It’s the circle of life. As one mighty deep-dish pizza joint, the much-beloved Windy City Pizza pop-up in Gyeongnidan, takes what we hope is a temporary break from activities before opening as a brick-and-mortar operation, a new pizzeria inspired by the flavours of Chicago’s sister city of Detroit rises to take its place.
[Note: No money, free food or other inducement was asked for or received in return for this post. Soju Sunrise accepts freebies only very occasionally and will always explicitly state if this is the case.]
Motor City, on Itaewon’s main drag sandwiched between Starbucks and Lobster Bar, is brought to you by the guys behind the wildly and deservedly popular Manimal across the road. The concept is simple; Detroit-style pizza, which shares at least some of its DNA with the deep dish pie that Chicago pizzerias offer (a statement that will no doubt earn me life bans from both cities).
Detroit pizza is notable for its square shape (actually rectangular, but if they want to call it square, who are we to argue?), its crunchy, almost fried crust, and for the trick of assembling the toppings in something like the reverse of the normal order; pepperoni first, cheese next, and a big ol’ dollop of red tomato sauce on the top. I know about as much about Detroit pizza as I do about differential calculus, but I know what I like, and I like Motor City pizza.
I managed to entice a group of eight of us to its third evening of operations, and we tried a selection of pizzas, all of which were at least very good and in some cases excellent. Before we got to the pies, we ordered up some chicken wings, which come slathered in some Manimal BBQ sauce and served with a herb ranch dip. There’s a few different appetisers and sides if you want to branch out from the pizza side of the menu.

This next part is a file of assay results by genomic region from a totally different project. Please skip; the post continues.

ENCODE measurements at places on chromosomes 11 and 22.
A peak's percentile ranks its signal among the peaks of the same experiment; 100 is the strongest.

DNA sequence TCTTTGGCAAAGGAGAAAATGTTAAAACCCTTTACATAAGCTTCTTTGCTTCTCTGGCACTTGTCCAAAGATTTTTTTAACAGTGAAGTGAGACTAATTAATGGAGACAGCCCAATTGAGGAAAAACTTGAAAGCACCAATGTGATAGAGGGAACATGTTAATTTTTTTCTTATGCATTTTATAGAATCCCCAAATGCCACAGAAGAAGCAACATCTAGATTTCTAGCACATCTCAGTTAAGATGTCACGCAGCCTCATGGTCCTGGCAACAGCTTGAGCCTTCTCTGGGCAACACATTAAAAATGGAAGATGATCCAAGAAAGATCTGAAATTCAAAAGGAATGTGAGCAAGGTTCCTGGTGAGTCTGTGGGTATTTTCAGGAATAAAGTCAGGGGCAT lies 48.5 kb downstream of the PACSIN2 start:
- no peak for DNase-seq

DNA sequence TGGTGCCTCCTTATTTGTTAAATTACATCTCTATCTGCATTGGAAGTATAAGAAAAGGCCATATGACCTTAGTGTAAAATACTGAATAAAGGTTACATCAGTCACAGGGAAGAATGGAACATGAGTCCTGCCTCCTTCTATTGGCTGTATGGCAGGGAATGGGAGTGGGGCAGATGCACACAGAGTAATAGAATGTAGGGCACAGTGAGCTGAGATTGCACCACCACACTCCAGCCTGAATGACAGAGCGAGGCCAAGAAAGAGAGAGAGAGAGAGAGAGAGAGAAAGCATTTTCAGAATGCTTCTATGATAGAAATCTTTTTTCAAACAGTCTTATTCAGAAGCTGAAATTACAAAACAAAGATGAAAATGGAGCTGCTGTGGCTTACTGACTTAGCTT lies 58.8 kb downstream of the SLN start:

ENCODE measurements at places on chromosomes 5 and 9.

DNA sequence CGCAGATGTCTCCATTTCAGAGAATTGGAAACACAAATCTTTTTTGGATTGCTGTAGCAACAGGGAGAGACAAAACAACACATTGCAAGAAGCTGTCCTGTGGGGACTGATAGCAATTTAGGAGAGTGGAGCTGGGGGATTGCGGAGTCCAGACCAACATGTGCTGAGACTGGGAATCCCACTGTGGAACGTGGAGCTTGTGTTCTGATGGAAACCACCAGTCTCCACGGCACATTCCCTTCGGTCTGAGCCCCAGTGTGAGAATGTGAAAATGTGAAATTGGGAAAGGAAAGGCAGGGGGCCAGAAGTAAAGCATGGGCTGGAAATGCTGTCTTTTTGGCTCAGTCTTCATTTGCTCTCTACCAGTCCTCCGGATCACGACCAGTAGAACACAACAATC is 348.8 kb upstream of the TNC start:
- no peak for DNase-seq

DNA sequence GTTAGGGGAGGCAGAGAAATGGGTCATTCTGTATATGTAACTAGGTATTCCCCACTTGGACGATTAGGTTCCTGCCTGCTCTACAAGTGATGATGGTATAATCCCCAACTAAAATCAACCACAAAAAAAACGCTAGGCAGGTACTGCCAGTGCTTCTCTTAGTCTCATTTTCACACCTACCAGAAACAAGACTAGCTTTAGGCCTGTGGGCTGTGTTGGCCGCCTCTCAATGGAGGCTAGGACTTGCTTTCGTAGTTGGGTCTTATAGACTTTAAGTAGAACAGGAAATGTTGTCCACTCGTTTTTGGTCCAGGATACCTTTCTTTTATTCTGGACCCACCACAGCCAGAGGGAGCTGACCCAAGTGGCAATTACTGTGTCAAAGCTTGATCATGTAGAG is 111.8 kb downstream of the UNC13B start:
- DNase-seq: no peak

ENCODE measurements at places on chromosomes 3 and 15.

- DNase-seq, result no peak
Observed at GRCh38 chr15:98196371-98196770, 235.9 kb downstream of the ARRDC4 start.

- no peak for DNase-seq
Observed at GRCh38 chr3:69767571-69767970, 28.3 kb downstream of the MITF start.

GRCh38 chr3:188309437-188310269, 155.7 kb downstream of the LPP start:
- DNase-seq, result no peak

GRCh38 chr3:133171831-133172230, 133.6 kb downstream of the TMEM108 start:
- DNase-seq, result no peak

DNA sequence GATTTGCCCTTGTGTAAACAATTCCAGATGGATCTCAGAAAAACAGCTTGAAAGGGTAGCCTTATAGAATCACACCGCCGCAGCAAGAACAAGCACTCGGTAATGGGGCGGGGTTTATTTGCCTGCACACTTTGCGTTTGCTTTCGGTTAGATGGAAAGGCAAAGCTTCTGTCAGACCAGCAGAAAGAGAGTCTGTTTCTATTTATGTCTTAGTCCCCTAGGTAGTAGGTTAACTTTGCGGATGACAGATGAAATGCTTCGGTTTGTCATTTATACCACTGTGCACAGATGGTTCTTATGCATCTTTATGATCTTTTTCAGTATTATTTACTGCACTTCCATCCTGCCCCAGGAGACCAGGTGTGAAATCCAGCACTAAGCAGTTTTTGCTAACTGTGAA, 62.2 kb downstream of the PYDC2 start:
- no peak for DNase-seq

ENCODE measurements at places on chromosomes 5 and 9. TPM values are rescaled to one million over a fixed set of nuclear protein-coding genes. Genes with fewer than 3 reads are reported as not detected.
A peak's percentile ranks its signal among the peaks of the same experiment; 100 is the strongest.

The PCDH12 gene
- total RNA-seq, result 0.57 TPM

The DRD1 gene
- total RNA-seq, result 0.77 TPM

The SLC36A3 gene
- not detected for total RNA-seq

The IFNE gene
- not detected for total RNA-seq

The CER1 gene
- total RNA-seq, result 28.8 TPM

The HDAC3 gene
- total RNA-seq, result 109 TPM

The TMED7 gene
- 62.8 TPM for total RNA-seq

The wings were good. On the small side, unfortunately, as is typical in Korea with a few exceptions, but tasty nonetheless. The saucing was zesty rather than gloopily sweet, the dip was cool and refreshing. I’m not sure I’d put this up there with Gino’s NY Pizza in wing terms, and certainly not quite up to the excellence of Mix & Malt’s buffalo wings – but literally finger-licking good, these were gone in seconds.
Pizzas were next. First up was the regular pepperoni. As previously noted, Detroit pizza is quite different from the round pie popularised by the state’s most famous chain restaurant, Domino’s. (We forgive you, Michigan.) The first and most famous of Detroit pizzerias, the legendary Buddy’s, actually used steel pans from automobile factories in its early days of operation, resulting in a crust that is chewy on the inside and crispy on the outside.
As you’ll see, the crust really does look as if it’s been fried, and gives a very satisfying crunch when eaten. Terrific.
Next up we tried the “Jackson 5” pizza [below], which combines pepperoni, bacon and some ranch sauce to give a slightly sharper, creamier flavour to the pizza.
I hadn’t expected to like this, never having understood Americans’ love affair with ranch dressing; but it was arguably my favourite of those that I tried. I only got one slice, or square, or whatever they call it, but I could have eaten a whole one without even inhaling. For the record, one pie serves about two people, though if you are very hungry or (like me) fat, two between three might be preferable, or try some of their sides and appetisers.
After a short wait for this one, our next two pizzas arrived in short order. The “La Mafia” pizza [below] was many people’s second favourite, a typically Italian mix of sausage, peppers and olives. Unusually, there was also a slightly sweet edge to the sauce, due to the addition of a little bit of orange marmalade – but don’t let you put that off, as it was very subtle, and balanced out by the grated parmesan over the top. I liked this a lot.